In October 2017, the National Health Service (NHS) England began compelling doctors and nurses to ask patients age 16 and older about their sexual orientation. The policy, which is intended to reduce discrimination, has supporters and critics. Meanwhile, in the United States, there are worries that new measures from U.S. President Donald Trump could target gay and transgender patients. A government department is being set up to support health care workers who use religious objections as the basis for refusing treatment.
The NHS England guidelines and FAQs recommend that health professionals such as family doctors and nurses ask about a person's sexual orientation at any opportunity for face-to-face contact with the patient, unless of course the information has already been obtained. Under the guidance, which was developed in by Manchester's LGBT Foundation in collaboration with NHS England and others, health professionals should ask patients: "Which of the following options best describes how you think of yourself?" The options include heterosexual or straight, gay or lesbian, bisexual, other sexual orientation, not sure, not stated and not known.
Health professionals are advised to use discretion when asking. For instance, it is obviously more relevant to ask about sexuality at a sexual health clinic than one that treats minor skin problems. As well, the guidance states that it is not appropriate to ask someone's sexual orientation aloud in a busy reception area. The policy states pointedly that patients are not compelled to disclose their sexuality. Should they choose not to, the patient's response is recorded as "not stated."
NHS England said the policy was enacted because lesbian, gay and bisexual patients have been disproportionately affected by health inequalities such as poor mental health and other issues. A study found that rates of smoking, alcohol and drug use are higher among gay and bisexual men as compared to the general population. That puts them at disproportionate risk of cancer, heart disease, stroke and other common conditions. LGBT patients are also at higher risk of self-harm and suicide.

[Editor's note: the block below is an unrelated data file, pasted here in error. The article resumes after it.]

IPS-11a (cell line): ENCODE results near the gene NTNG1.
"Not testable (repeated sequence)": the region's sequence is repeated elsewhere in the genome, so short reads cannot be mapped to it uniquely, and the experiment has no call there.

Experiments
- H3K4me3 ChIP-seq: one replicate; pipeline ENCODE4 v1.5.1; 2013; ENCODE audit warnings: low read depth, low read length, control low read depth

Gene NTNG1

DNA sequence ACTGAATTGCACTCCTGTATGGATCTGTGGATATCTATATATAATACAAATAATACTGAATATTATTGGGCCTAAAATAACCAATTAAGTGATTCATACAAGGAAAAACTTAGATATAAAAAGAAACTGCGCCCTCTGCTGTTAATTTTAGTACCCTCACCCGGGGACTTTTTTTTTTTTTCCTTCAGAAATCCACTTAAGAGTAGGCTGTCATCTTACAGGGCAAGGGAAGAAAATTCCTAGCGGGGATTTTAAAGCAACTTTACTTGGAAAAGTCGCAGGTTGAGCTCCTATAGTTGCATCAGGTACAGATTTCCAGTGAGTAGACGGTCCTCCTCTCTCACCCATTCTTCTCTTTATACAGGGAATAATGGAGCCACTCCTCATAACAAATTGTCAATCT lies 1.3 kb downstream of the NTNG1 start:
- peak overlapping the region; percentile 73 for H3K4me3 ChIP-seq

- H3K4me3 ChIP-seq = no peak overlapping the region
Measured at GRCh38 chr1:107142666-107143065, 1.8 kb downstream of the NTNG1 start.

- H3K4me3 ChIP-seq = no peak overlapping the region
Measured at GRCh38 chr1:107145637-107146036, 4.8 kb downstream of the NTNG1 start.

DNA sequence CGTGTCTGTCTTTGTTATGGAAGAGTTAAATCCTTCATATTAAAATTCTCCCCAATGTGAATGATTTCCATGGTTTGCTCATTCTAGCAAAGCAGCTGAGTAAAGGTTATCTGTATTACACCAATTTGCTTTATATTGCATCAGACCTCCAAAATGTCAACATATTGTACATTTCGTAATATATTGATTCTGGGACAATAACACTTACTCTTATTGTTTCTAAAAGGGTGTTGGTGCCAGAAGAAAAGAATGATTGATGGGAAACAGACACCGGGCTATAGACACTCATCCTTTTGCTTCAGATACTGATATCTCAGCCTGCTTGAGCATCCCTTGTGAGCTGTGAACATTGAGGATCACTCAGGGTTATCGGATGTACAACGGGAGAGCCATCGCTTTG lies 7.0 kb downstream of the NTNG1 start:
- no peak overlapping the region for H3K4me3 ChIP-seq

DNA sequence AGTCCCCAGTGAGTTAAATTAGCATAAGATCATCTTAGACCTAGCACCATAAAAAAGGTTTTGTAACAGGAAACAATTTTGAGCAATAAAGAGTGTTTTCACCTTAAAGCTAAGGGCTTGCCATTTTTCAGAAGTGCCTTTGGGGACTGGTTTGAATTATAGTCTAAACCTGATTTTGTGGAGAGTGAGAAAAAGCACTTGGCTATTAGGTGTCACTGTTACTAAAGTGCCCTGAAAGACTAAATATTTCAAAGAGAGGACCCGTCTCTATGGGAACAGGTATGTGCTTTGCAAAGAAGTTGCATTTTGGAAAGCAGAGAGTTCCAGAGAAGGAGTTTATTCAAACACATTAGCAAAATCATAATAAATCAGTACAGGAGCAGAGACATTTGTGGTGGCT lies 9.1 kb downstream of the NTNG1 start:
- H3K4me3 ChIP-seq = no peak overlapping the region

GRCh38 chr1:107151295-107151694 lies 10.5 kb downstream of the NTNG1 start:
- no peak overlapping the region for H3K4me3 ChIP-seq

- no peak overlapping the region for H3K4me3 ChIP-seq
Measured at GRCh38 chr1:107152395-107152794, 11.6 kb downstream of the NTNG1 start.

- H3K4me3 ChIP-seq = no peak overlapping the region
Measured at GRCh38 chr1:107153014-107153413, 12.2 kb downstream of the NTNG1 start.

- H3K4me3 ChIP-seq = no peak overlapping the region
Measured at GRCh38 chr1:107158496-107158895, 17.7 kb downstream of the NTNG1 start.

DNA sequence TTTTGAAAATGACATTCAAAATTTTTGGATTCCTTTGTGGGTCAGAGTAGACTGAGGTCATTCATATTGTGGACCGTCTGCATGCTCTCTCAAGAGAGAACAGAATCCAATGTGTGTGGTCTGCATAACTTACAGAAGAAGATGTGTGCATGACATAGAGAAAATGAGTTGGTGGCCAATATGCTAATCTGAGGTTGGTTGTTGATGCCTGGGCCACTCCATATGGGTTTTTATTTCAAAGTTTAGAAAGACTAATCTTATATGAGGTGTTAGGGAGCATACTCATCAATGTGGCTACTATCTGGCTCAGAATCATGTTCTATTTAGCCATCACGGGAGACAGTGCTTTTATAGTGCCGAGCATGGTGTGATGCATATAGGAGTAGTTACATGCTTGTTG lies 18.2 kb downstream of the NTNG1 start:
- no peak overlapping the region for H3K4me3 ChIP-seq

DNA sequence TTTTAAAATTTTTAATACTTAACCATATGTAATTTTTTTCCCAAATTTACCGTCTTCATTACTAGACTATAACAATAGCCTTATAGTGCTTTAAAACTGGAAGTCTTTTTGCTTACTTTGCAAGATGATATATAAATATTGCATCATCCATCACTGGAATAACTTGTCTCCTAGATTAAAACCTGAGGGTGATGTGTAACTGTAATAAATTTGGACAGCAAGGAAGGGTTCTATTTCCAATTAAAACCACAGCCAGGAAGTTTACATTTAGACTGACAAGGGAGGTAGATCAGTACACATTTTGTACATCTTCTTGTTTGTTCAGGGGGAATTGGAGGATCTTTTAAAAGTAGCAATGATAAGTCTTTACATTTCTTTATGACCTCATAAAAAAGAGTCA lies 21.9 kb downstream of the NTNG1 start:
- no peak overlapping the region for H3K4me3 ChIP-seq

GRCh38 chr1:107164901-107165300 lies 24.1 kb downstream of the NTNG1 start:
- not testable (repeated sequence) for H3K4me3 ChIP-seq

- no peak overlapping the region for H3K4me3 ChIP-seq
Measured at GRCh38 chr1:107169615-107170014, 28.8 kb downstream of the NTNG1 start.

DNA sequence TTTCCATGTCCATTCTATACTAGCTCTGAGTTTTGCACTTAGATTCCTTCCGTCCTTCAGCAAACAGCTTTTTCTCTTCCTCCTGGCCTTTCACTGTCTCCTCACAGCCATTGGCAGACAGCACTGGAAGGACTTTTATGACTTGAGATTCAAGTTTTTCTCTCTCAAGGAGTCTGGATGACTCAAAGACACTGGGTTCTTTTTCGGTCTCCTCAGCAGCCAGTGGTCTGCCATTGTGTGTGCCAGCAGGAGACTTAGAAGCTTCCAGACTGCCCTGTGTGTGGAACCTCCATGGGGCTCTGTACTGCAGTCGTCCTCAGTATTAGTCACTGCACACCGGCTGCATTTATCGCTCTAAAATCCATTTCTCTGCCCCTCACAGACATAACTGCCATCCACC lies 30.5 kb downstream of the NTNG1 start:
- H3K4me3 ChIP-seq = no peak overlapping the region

The people who run the U.K.'s health care system argue that collecting and analyzing data on sexual orientation is the first step in improving access to medical service for LGBT patients. Not only that, paying mind to the needs of LGBT patients has been the law of land since the Equality Act was passed by the British Parliament in 2010.
Some British doctors are concerned about the policy. Dr. Peter Swinyard, the head of the U.K.-based Family Doctor Association, told the BBC it was "potentially intrusive and offensive" for GPs to monitor the sexuality of their patients. He said that sexuality is not relevant in a 10-minute visit with the family doctor. He added that sexuality doesn't affect health care or health outcomes.
And, in a debate published last week in the British Medical Journal, GP Dr. Michael Dixon wrote that for most patients, sexuality is a private matter. Dixon conceded that many patients would probably answer a question about sexuality without hesitation. Still, he predicted that some would feel the need to lie, eroding trust within the doctor-patient relationship, and possibly affecting their health. Dixon added that patients who refuse to declare their sexuality might be labelled as difficult patients. Concerns have also been raised that declaring one's sexuality might increase discrimination. Dixon wrote that the best way to avoid discrimination of LGBT patients is to not know their sexuality.
Unfortunately, there is evidence that some doctors discriminate against LGBT patients is justified. A 2015 survey of health professionals published in the American Journal of Public Health found that heterosexual providers favour heterosexual people over lesbian and gay people. Other surveys have found that female to male patients have reported verbal harassment, physical assault, or denial of equal treatment in a doctor's office or hospital.
Some of the bias comes from lack of education. A study of the curriculum at U.S. medical school found that medical students received an average of just five hours of LGBT-specific training.
Last week, the Trump administration announced that new rules were being developed to shield healthcare workers who do not want to provide services to transgender patients. The rule creates a new division in the Health and Human Services (HHS) Civil Rights Office to assist healthcare workers who say they were forced to provide services contradicting their religious or moral beliefs. Activists say the move will increase discrimination against LGBT people and might even compromise lifesaving care.
I can see the logic in asking everyone about their sexuality. However, if handled poorly, it might lead to embarrassment and discomfort. I think it might be better for a health professional to begin by affirming that every patient has a right to be treated with respect and dignity, and that one's sexuality should never be a barrier to that. I would add that everyone is entitled to privacy. I would encourage the patient to talk about anything they feel important to disclose, including their sexuality, especially if they believe it has a bearing on their health.
We need to be mindful that some patients may be struggling to come to terms with their sexuality, and that forced disclosure might make them feel anxious. If doctors are able to open up that line of conversation with their patients in a respectful way, it might lead to better mental health outcomes for patients.
However, I would stress that they should not feel compelled to reveal anything they're uncomfortable talking about. Whatever the approach, I think it's critical that health professionals try and imagine what it's like to be the patient being asked questions that are intrusive and highly personal.